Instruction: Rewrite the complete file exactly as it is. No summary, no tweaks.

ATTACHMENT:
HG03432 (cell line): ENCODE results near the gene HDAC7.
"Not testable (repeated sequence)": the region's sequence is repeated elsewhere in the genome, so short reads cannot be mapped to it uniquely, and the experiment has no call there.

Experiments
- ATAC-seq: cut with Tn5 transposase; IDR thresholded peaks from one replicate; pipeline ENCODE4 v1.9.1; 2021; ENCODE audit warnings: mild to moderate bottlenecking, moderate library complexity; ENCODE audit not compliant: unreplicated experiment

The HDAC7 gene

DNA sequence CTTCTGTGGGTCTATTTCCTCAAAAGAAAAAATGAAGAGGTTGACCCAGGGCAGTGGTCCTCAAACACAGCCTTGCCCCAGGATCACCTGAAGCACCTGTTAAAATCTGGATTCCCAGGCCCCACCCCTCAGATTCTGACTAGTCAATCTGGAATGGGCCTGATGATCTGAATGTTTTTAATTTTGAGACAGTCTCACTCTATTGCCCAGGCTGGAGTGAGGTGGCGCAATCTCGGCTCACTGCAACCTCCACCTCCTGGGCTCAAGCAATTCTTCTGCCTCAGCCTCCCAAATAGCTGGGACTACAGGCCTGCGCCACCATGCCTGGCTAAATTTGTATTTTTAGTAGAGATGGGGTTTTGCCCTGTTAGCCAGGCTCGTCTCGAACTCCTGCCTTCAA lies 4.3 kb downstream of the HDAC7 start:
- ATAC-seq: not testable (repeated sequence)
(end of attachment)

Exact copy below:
HG03432 (cell line): ENCODE results near the gene HDAC7.
"Not testable (repeated sequence)": the region's sequence is repeated elsewhere in the genome, so short reads cannot be mapped to it uniquely, and the experiment has no call there.

Experiments
- ATAC-seq: cut with Tn5 transposase; IDR thresholded peaks from one replicate; pipeline ENCODE4 v1.9.1; 2021; ENCODE audit warnings: mild to moderate bottlenecking, moderate library complexity; ENCODE audit not compliant: unreplicated experiment

The HDAC7 gene

DNA sequence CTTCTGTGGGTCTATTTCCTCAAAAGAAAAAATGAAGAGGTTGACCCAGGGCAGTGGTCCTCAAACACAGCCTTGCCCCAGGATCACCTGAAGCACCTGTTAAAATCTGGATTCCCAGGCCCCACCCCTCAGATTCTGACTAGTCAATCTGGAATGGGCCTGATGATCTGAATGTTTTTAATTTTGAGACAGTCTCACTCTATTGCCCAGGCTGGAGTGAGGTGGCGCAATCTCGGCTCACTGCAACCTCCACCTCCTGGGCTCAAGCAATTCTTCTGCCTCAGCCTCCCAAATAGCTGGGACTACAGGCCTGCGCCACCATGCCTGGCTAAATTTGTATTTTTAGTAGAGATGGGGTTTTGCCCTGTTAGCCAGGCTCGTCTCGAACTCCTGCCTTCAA lies 4.3 kb downstream of the HDAC7 start:
- ATAC-seq: not testable (repeated sequence)